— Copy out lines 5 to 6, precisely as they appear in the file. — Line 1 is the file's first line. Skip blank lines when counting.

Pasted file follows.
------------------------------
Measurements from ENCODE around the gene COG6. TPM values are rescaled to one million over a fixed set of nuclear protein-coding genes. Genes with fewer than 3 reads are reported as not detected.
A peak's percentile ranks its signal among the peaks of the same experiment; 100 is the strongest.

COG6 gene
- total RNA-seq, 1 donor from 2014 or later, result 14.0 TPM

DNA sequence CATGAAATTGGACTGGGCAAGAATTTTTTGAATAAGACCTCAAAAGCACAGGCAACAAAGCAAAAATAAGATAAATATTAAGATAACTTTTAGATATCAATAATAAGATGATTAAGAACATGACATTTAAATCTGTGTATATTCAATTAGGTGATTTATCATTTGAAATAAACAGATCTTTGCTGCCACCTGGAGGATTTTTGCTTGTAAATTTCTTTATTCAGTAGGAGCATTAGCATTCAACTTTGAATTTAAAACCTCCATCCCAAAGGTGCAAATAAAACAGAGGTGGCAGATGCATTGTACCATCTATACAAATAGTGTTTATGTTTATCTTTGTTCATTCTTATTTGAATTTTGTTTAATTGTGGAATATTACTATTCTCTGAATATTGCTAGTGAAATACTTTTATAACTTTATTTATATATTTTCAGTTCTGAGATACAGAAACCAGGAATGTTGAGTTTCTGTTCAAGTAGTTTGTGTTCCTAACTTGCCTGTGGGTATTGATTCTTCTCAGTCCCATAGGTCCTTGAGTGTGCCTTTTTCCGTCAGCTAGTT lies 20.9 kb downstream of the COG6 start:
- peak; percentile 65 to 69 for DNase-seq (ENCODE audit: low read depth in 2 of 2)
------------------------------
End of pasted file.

DNA sequence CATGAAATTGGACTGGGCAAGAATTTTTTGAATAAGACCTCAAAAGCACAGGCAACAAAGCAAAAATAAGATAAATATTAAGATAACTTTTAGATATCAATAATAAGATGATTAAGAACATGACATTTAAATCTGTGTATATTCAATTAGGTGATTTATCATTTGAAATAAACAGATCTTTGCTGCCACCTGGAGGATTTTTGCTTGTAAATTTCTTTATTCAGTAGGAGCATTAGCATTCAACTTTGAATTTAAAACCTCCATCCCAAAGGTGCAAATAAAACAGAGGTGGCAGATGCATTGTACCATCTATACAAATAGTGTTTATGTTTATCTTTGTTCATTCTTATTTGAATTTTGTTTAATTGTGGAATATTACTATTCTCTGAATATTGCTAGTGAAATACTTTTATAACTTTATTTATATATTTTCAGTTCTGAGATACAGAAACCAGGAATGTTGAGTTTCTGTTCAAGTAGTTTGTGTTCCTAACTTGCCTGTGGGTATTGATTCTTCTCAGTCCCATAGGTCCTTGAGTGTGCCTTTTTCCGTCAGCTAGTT lies 20.9 kb downstream of the COG6 start:
- peak; percentile 65 to 69 for DNase-seq (ENCODE audit: low read depth in 2 of 2)